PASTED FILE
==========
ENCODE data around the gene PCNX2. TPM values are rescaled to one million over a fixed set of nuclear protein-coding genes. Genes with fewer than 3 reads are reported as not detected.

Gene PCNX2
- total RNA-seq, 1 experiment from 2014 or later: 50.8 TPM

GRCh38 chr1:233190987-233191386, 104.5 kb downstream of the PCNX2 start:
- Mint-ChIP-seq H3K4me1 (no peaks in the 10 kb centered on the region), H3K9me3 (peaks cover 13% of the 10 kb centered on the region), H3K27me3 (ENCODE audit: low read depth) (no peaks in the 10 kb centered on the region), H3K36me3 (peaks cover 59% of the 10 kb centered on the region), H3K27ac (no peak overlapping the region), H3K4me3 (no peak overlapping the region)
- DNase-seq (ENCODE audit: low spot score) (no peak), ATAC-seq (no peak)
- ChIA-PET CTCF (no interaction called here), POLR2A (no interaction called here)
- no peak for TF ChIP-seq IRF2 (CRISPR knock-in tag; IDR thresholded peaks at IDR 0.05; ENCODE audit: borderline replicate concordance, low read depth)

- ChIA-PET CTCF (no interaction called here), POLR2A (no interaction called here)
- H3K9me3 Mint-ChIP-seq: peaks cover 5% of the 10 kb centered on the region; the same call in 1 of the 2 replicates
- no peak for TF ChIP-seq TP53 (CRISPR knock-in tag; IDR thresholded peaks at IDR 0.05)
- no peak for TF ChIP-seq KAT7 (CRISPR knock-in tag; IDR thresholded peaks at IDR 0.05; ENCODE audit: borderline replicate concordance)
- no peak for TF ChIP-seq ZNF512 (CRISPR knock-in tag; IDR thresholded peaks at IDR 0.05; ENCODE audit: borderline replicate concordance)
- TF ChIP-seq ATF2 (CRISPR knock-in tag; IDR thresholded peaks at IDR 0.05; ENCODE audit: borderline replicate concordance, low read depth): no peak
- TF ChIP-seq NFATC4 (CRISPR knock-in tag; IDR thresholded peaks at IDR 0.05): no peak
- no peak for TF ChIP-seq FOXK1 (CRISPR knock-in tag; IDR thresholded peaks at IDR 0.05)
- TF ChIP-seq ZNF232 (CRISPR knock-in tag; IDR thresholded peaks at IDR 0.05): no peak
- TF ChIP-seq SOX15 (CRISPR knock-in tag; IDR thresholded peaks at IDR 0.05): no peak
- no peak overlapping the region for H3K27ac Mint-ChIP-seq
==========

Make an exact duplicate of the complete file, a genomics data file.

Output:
ENCODE data around the gene PCNX2. TPM values are rescaled to one million over a fixed set of nuclear protein-coding genes. Genes with fewer than 3 reads are reported as not detected.

Gene PCNX2
- total RNA-seq, 1 experiment from 2014 or later: 50.8 TPM

GRCh38 chr1:233190987-233191386, 104.5 kb downstream of the PCNX2 start:
- Mint-ChIP-seq H3K4me1 (no peaks in the 10 kb centered on the region), H3K9me3 (peaks cover 13% of the 10 kb centered on the region), H3K27me3 (ENCODE audit: low read depth) (no peaks in the 10 kb centered on the region), H3K36me3 (peaks cover 59% of the 10 kb centered on the region), H3K27ac (no peak overlapping the region), H3K4me3 (no peak overlapping the region)
- DNase-seq (ENCODE audit: low spot score) (no peak), ATAC-seq (no peak)
- ChIA-PET CTCF (no interaction called here), POLR2A (no interaction called here)
- no peak for TF ChIP-seq IRF2 (CRISPR knock-in tag; IDR thresholded peaks at IDR 0.05; ENCODE audit: borderline replicate concordance, low read depth)

- ChIA-PET CTCF (no interaction called here), POLR2A (no interaction called here)
- H3K9me3 Mint-ChIP-seq: peaks cover 5% of the 10 kb centered on the region; the same call in 1 of the 2 replicates
- no peak for TF ChIP-seq TP53 (CRISPR knock-in tag; IDR thresholded peaks at IDR 0.05)
- no peak for TF ChIP-seq KAT7 (CRISPR knock-in tag; IDR thresholded peaks at IDR 0.05; ENCODE audit: borderline replicate concordance)
- no peak for TF ChIP-seq ZNF512 (CRISPR knock-in tag; IDR thresholded peaks at IDR 0.05; ENCODE audit: borderline replicate concordance)
- TF ChIP-seq ATF2 (CRISPR knock-in tag; IDR thresholded peaks at IDR 0.05; ENCODE audit: borderline replicate concordance, low read depth): no peak
- TF ChIP-seq NFATC4 (CRISPR knock-in tag; IDR thresholded peaks at IDR 0.05): no peak
- no peak for TF ChIP-seq FOXK1 (CRISPR knock-in tag; IDR thresholded peaks at IDR 0.05)
- TF ChIP-seq ZNF232 (CRISPR knock-in tag; IDR thresholded peaks at IDR 0.05): no peak
- TF ChIP-seq SOX15 (CRISPR knock-in tag; IDR thresholded peaks at IDR 0.05): no peak
- no peak overlapping the region for H3K27ac Mint-ChIP-seq